Review of the Day: Little White Duck by Na Liu
Little White Duck: A Childhood in China
By Na Liu
Illustrated by Andres Vera Martinez
Graphic Universe (an imprint of Lerner)
On shelves now.
It’s funny to think about, but the fact of the matter is that we’re still in the early days of the graphic novel memoir for children. Adult graphic novel memoirs are capable of winning top literary awards, like the Pulitzer or the National Book Award. On the kid side of things the options are far more limited. The top literary prize for kids, the Newbery, has never been handed to a comic work, nor does the American Library Association have a prize for comics of any sort. All this comes to mind when I pick up a book like Little White Duck. Couched in the memories of its author, this groundbreaking work is perhaps the finest marriage of world history and comic art for kids I’ve seen in a very long time. A must read for young and old alike.
Told in eight short stories, the book follows Da Qin the middle class daughter of two parents, living in the late 1970s/early 80s. Through her eyes we see a number of small stories about growing up in a post-Mao China. There’s the tale of how she and her younger sister attempted to emulate their nation’s heroes by helping some thirsty chicks (to an unfortunate end, I’m afraid), or the one about having to bring in rat tails to prove she was great at pest control. There’s the story of how Mao’s death affected the nation, and useful facts about China during this era. Most impressive is the titular story about Da Qin and what happened to the white velvet duck on her jacket when she and her father visited the village where he was born. Honest, sometimes funny, and unusually touching, this glimpse into another life in another world rings distinctly true.
This book has been a reason for serious debate amongst the librarians of my system. Some wondered about the seemingly unconnected stories and whether or not they gelled properly. Others fretted that there wasn’t enough context given about growing up in China during the post-Mao era. Still others wondered about the authenticity. The book was then handed to a co-worker of mine who grew up in China during the same time period as Na Liu she was floored. The details of the book were straight out of her own childhood. She held up one picture to me of popped rice, explaining what it was and how she had never seen it portrayed in a book before. So on the reality front the book certainly ranks an A.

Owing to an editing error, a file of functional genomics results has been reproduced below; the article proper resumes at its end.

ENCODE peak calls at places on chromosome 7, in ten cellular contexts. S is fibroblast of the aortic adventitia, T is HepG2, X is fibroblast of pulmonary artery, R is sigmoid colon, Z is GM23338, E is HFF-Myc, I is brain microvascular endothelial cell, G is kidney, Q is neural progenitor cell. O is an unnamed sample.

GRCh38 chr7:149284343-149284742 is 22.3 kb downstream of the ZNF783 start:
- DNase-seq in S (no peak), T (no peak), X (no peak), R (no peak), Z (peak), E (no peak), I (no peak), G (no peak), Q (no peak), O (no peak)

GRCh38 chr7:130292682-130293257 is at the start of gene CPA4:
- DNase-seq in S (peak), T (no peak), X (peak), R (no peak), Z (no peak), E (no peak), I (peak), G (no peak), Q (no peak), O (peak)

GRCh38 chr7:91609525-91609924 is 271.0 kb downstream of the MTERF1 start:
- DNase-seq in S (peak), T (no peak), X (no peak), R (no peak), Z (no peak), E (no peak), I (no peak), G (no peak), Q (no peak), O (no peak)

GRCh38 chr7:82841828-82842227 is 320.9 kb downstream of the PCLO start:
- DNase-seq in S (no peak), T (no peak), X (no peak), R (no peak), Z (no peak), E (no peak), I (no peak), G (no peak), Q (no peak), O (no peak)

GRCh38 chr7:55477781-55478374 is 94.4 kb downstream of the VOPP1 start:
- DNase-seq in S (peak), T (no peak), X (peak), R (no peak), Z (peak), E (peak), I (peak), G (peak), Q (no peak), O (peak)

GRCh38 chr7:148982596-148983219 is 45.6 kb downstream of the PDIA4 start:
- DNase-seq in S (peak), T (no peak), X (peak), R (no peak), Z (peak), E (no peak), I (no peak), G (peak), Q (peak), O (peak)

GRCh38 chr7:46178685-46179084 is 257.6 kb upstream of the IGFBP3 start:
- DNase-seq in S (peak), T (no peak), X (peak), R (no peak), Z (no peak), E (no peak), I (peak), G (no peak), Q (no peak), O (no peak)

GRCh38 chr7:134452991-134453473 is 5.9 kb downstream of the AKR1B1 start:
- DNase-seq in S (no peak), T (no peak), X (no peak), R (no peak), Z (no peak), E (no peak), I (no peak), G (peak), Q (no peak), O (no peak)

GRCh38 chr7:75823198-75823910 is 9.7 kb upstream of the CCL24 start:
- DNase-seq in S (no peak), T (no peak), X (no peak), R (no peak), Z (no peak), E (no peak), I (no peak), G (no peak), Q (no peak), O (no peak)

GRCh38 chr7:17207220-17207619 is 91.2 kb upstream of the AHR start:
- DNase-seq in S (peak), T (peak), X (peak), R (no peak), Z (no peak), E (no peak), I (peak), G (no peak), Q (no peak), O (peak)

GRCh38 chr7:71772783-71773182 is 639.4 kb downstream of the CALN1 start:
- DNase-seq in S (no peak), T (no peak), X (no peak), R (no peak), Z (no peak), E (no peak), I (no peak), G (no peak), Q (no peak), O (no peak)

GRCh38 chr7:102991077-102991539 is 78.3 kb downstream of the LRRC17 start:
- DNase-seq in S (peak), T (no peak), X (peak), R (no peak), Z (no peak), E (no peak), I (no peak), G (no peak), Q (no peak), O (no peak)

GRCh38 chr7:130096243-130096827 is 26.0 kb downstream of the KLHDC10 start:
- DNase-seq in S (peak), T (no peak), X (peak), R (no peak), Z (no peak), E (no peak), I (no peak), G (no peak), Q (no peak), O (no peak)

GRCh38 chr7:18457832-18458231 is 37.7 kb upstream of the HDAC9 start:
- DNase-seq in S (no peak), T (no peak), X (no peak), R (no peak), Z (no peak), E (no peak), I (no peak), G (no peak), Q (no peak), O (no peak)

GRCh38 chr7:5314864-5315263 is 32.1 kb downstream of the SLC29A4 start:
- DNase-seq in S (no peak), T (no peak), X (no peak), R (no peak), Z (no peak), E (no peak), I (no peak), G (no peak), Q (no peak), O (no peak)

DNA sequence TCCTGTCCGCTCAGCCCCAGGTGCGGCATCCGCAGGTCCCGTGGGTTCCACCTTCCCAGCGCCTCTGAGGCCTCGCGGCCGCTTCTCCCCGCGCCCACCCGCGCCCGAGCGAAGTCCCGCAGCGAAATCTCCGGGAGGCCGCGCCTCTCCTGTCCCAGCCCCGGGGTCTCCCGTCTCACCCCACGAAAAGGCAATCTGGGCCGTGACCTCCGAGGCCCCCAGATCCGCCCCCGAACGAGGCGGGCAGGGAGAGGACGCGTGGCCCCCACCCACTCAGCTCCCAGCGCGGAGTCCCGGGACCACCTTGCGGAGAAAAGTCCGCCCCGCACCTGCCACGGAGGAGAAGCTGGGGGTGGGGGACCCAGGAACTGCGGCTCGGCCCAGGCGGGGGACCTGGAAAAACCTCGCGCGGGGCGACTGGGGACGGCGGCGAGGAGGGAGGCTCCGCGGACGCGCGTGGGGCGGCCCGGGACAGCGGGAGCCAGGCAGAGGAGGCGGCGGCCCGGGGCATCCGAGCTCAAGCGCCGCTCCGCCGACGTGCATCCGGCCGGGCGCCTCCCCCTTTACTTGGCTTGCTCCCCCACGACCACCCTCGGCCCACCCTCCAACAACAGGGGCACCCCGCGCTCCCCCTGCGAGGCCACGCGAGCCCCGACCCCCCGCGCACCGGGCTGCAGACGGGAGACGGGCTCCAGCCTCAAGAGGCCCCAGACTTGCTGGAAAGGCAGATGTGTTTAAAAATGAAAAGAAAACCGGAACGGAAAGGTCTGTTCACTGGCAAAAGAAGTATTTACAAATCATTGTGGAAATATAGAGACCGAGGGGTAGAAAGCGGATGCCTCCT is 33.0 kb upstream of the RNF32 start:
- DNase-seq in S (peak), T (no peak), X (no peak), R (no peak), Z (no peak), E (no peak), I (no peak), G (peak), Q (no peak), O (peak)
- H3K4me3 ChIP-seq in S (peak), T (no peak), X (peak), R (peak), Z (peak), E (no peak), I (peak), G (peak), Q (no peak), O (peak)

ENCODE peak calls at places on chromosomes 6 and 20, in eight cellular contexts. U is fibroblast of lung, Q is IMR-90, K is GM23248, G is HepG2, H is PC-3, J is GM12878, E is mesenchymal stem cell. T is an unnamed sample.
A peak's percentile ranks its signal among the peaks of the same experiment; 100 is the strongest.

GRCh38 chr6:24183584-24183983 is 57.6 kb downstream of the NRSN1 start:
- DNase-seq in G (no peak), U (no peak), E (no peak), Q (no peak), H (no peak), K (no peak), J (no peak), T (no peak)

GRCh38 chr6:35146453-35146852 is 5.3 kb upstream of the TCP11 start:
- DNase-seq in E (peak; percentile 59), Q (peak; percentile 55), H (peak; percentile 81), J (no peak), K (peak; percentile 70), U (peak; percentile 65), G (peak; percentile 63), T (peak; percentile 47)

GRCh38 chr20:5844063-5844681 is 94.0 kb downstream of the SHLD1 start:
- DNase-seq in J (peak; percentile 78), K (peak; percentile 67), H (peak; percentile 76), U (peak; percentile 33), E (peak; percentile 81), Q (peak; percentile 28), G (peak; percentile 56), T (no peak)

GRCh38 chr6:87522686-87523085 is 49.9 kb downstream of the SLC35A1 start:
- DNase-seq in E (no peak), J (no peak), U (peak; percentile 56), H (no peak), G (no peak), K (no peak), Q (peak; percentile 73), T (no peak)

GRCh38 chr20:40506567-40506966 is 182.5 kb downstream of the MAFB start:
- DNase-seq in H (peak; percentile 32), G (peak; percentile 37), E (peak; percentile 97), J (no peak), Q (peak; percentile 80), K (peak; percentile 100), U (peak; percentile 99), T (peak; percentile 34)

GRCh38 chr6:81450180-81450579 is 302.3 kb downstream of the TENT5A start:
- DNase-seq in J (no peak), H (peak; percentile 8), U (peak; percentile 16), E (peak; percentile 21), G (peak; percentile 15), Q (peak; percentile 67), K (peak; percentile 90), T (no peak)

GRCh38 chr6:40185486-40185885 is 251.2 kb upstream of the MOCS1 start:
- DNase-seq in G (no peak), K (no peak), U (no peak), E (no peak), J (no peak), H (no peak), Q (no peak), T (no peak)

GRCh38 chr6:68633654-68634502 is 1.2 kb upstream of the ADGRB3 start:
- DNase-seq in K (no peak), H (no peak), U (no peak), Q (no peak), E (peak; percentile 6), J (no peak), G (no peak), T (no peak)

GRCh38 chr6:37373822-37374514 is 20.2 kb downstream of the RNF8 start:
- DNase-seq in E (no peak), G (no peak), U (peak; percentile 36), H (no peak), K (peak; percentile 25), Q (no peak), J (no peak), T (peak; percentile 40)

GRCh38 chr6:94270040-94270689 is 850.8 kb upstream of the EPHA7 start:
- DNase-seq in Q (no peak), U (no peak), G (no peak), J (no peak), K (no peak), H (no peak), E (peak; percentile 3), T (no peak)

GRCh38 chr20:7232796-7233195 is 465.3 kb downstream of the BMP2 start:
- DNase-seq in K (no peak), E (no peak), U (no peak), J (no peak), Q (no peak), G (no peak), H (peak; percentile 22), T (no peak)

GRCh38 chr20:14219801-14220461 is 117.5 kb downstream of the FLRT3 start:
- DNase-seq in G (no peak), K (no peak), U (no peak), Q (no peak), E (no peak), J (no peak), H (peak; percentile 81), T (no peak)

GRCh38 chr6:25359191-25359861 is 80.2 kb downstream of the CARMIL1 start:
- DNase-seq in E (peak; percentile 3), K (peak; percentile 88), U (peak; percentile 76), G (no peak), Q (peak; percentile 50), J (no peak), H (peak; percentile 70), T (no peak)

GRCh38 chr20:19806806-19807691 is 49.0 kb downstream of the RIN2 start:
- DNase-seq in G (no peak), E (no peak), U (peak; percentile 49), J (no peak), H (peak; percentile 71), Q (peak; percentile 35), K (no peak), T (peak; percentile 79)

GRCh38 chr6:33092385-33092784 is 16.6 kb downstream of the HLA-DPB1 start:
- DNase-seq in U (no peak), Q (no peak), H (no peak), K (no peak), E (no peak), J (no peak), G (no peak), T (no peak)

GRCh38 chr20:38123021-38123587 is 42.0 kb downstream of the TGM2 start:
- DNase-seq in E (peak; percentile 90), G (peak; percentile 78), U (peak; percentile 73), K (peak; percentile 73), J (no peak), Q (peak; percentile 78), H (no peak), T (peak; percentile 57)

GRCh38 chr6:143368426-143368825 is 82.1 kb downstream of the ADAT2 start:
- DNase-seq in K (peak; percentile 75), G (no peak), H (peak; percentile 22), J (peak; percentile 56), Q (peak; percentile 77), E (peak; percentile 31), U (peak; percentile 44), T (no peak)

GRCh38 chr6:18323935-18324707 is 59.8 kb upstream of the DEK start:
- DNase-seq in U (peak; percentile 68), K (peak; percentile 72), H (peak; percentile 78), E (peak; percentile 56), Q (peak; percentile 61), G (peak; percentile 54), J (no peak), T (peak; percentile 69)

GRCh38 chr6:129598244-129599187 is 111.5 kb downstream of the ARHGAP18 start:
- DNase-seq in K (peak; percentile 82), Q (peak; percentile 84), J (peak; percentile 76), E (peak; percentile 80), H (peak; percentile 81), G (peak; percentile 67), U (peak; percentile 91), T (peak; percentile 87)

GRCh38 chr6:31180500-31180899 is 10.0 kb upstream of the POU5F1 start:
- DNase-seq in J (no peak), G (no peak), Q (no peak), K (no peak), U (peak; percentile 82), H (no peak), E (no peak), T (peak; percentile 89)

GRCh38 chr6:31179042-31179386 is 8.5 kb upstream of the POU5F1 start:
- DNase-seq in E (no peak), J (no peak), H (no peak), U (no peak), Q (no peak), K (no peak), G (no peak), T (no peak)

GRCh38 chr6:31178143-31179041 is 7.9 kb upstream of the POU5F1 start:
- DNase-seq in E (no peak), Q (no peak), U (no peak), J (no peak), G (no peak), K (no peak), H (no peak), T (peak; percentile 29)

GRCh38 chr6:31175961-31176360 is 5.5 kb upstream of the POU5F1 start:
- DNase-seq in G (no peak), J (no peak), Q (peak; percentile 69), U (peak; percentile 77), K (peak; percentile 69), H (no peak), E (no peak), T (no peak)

Actually, when I asked my Chinese co-worker to read the book in the first place she was hugely reluctant. Turned out, she just didn’t want to read yet another kid’s book about the Cultural Revolution, and who could blame her? I would say that the vast swath of books for kids set in China are solely interested in Cultural Revolution stuff (stuff that my poor co-worker would be forced to vet time and time again). Part of what makes Little White Duck work is that without didacticism it simply tells a true story about some of the people who were helped by Mao’s rule. Da Qin’s parents were poor and thanks to changes were able to get an education and treated for polio. The book makes no bones about the hungry times under Mao, but it’s rare to get a nuanced view in a work for youth. Heck, the first story in the book is about the massive weeping that occurred in Da Qin’s village when Mao died and about her very realistic child response of crying because everyone else was crying around her. That’s honestly Liu’s greatest strength with this book. She creates universal stories from her youth that anybody can enjoy, even as she sets them in a very specific time and place. That’s why the fact that they are individual stories rather than one overarching storyline work for me. Each one is like a little glimpse into a realistic kid’s life.